h a l f b a k e r y
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The Sun puts out an incredible amount of energy, but thanks to
the inverse-square law a relatively small
amount actually reaches us. If
we could somehow get closer to the Sun, we should be able
to harvest substantially more energy. But
What if we constructed a massive solar-powered
then sent it to the Sun to collect energy before
returning to Earth? We could
launch the tanker so that it follows a secant line to Earth's
orbit. In essence, we would be throwing the
tanker towards the sun, then
moving around to the spot where we could catch it. It
wouldn't even need to be in the same orbital
periodwe could plan on catching
the tanker, say, one and one third years after launching it.
Once we have extracted the energy from the tanker, it could
perform a gravity assist maneuver around
the Earth to continue its next
journey past the Sun, and so on indefinitely. It should be
able to perform most of its course-correction
maneuvers during the charging
period, so as little energy as possible would be siphoned
from the stored power. Ideally, the tanker
should be near empty as it gets
close to the Sun, and as full as possible by the time it
approaches Earth. Ensuring that the course
towards the Sun is accurate is thus less
important than the course away from it. Just aim for the big
glowing thing, and once you get there you
have effectively unlimited
energy to precisely adjust your course towards Earth.
Of course, we don't quite have the technology for this to be
practical yet, and a single tanker might not
provide much usable energy.
But a constant stream of such tankers could conceivably
produce enough energy to make this a viable
power source in the future. And
apart from the initial construction and launch costs, the
ongoing operational cost should be virtually nil,
as any energy needed could
simply be acquired from the Sun.
Certain things we will have to handwave away at present
battery technology, for one. Currently
batteries don't last indefinitely, though
research into supercapacitors may ameliorate this issue.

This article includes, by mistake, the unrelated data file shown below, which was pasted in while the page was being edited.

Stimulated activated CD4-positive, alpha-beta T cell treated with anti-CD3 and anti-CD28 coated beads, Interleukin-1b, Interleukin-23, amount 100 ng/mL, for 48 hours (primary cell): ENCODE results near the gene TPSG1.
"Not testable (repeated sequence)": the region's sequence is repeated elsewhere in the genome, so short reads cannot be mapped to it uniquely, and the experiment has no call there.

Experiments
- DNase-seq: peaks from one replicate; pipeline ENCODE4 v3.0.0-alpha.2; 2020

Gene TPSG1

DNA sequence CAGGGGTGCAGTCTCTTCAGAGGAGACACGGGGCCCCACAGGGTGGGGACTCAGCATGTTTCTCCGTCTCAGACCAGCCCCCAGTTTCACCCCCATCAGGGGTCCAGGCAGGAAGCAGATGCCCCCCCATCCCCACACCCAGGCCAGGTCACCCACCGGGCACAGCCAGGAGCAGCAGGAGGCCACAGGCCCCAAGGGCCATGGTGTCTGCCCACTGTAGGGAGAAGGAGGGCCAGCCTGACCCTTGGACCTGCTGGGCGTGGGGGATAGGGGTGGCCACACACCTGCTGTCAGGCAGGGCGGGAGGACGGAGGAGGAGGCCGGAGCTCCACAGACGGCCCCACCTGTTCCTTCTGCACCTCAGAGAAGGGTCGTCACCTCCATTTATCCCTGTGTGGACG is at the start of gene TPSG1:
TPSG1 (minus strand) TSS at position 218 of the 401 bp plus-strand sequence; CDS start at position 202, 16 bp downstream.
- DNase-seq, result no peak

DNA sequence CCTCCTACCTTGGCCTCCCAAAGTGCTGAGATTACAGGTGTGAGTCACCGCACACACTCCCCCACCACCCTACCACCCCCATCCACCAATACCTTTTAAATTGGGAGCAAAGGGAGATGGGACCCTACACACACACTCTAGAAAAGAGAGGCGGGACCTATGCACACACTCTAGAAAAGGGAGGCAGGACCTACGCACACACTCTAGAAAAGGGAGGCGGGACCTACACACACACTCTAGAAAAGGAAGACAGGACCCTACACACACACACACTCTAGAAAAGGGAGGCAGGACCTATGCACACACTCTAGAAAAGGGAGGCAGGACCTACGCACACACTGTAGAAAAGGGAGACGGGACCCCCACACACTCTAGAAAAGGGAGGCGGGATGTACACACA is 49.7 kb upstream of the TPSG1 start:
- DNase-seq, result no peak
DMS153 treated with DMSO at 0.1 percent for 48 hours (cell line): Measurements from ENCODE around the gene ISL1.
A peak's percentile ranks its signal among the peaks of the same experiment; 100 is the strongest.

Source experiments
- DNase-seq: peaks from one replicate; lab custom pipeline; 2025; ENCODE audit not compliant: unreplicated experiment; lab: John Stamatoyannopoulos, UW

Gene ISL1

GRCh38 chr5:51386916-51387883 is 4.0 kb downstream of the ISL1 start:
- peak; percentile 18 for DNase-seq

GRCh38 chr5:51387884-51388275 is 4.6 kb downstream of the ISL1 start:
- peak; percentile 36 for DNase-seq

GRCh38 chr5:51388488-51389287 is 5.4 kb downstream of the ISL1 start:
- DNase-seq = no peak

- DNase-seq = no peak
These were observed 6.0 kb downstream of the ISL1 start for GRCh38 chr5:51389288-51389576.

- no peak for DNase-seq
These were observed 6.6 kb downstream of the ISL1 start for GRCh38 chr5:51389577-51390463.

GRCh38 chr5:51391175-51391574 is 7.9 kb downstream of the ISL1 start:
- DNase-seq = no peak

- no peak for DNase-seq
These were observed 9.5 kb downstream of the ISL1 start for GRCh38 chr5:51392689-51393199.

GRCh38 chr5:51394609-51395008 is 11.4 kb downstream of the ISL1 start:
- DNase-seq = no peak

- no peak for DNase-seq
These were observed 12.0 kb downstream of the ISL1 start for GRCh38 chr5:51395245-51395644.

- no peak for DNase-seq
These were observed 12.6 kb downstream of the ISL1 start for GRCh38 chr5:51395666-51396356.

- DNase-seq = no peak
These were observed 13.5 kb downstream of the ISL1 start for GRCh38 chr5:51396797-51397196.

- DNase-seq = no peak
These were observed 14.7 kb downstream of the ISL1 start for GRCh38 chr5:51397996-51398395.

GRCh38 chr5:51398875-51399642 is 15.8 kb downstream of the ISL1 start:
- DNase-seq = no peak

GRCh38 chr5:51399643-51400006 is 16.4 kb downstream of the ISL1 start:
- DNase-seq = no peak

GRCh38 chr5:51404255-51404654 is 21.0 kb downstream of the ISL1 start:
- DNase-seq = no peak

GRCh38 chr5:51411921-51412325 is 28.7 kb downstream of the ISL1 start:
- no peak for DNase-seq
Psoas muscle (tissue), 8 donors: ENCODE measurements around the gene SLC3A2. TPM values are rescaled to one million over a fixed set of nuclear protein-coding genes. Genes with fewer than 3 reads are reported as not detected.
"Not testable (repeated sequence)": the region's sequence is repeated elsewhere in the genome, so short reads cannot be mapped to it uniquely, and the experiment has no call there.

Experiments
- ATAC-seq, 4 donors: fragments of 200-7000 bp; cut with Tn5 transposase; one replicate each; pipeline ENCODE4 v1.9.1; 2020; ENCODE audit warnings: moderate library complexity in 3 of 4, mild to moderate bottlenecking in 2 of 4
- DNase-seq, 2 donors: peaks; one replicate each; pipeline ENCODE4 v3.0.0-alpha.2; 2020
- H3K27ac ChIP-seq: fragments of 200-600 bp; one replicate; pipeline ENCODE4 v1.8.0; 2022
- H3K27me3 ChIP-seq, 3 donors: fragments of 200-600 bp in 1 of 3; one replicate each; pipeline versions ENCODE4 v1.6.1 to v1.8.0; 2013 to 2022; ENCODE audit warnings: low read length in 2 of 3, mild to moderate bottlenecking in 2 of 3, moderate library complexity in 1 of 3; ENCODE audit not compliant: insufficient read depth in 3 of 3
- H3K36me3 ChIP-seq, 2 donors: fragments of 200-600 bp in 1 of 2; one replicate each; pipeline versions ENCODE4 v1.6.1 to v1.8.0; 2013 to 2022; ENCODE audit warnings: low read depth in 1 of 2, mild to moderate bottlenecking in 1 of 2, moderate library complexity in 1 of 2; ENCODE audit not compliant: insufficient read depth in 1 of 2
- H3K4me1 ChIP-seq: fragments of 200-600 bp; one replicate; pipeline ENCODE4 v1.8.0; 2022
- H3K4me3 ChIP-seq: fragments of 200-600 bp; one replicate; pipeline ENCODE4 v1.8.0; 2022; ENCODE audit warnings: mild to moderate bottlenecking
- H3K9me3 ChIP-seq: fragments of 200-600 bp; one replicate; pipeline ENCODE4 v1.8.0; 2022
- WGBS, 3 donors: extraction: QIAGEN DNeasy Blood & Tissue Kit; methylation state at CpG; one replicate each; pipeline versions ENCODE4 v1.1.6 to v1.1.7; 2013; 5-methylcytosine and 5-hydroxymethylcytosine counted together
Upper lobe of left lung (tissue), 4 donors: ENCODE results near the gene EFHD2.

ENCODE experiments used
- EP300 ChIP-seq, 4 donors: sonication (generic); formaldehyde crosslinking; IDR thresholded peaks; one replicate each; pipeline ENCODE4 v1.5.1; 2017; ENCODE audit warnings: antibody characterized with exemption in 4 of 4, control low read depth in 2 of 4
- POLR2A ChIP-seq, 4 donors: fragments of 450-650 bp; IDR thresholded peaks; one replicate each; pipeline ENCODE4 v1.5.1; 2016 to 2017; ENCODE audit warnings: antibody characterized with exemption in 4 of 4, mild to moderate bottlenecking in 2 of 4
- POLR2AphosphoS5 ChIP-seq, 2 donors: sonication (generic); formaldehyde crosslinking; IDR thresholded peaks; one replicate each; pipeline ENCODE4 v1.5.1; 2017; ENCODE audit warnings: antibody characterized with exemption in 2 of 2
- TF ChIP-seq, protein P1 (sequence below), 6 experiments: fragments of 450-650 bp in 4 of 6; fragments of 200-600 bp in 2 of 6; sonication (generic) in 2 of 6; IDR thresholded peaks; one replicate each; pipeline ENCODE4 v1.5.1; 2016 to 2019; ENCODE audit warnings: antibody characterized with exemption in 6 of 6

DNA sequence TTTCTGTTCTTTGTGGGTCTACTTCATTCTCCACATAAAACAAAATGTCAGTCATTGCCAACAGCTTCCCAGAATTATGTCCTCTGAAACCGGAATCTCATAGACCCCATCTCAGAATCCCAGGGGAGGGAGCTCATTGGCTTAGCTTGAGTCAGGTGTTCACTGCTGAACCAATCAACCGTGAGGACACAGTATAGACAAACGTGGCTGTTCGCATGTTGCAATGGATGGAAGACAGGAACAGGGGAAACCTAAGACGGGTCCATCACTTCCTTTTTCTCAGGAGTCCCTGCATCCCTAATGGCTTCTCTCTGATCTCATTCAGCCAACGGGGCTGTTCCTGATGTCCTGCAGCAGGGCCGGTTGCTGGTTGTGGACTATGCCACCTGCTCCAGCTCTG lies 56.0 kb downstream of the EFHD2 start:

Also, the question of how to return the power to
Earth from space once the
tanker has arrived remains unanswered, but that is beyond
the scope of this idea. Once we get the
power into Earth's orbit, getting it
down to the surface is somebody else's problem. And of
course, the whole issue of creating propulsion
without ejecting mass is still something that has yet to be
out, but a quick perusal of
Wikipedia leads me to believe that significant
progress is being made in
that area. So while this idea may seem far-fetched today, it
should be technologically feasible (if
perhaps not entirely practical) at
some point in the future.
||I suppose this might work if your tanker was in an extremely
elliptical orbit that brought it very close to the sun, and then
out to Earth's orbit - if such an orbit is possible.
||But then you've got something which can harvest maybe 10,000
times as much solar energy as on Earth (if it comes to within 1
million miles of the sun), for maybe 1/10th of its orbit
(timewise). That gives you an average of 1000x the solar
energy collection of similar sized array near Earth; which
equates to an array 30x larger on each side.
||If it ever does become feasible, I imagine that terrestrial
fusion power would be way more efficient.
||The main thing about Space is that it is all about lots and
lots of space. We can get the effect of your tanker by
simply building a solar collecting station in the Earth's orbit
(perhaps at a Lagrange Point), and also building a really big
solar sail that is actually a mirror, not a sail. There's plenty
of room for the thing! It would reflect concentrated
sunlight onto the the collecting station, and power would
be generated at the same rate, constantly, just as if the
collecting station had been constantly located near the